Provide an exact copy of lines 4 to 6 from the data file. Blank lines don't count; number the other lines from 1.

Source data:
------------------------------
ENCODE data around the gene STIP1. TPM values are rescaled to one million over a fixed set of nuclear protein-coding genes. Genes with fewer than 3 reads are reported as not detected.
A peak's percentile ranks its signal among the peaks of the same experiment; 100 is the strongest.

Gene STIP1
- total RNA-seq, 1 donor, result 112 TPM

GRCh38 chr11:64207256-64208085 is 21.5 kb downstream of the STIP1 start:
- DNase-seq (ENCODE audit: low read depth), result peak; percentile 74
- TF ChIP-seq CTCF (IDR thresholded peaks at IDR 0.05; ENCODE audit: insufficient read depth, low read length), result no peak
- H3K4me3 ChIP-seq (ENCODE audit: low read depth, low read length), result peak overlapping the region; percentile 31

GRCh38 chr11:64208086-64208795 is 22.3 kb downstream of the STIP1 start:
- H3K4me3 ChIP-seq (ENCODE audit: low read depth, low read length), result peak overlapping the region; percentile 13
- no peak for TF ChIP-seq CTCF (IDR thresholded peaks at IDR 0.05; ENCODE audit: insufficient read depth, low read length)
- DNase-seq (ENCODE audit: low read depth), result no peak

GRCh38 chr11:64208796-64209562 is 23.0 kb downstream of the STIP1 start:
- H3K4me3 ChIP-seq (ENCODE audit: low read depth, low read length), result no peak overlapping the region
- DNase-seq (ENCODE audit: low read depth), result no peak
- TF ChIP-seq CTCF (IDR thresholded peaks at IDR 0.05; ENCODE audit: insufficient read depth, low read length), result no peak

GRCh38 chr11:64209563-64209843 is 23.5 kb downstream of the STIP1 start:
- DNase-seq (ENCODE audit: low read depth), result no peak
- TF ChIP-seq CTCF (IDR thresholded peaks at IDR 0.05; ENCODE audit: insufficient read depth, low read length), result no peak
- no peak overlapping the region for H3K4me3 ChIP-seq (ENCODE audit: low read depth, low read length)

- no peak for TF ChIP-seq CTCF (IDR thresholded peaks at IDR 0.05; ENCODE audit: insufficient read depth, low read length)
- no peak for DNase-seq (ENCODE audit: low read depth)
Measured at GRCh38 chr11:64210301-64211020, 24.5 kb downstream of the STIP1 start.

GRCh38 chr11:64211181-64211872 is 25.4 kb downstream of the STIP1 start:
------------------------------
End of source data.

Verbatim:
- total RNA-seq, 1 donor, result 112 TPM

GRCh38 chr11:64207256-64208085 is 21.5 kb downstream of the STIP1 start:
- DNase-seq (ENCODE audit: low read depth), result peak; percentile 74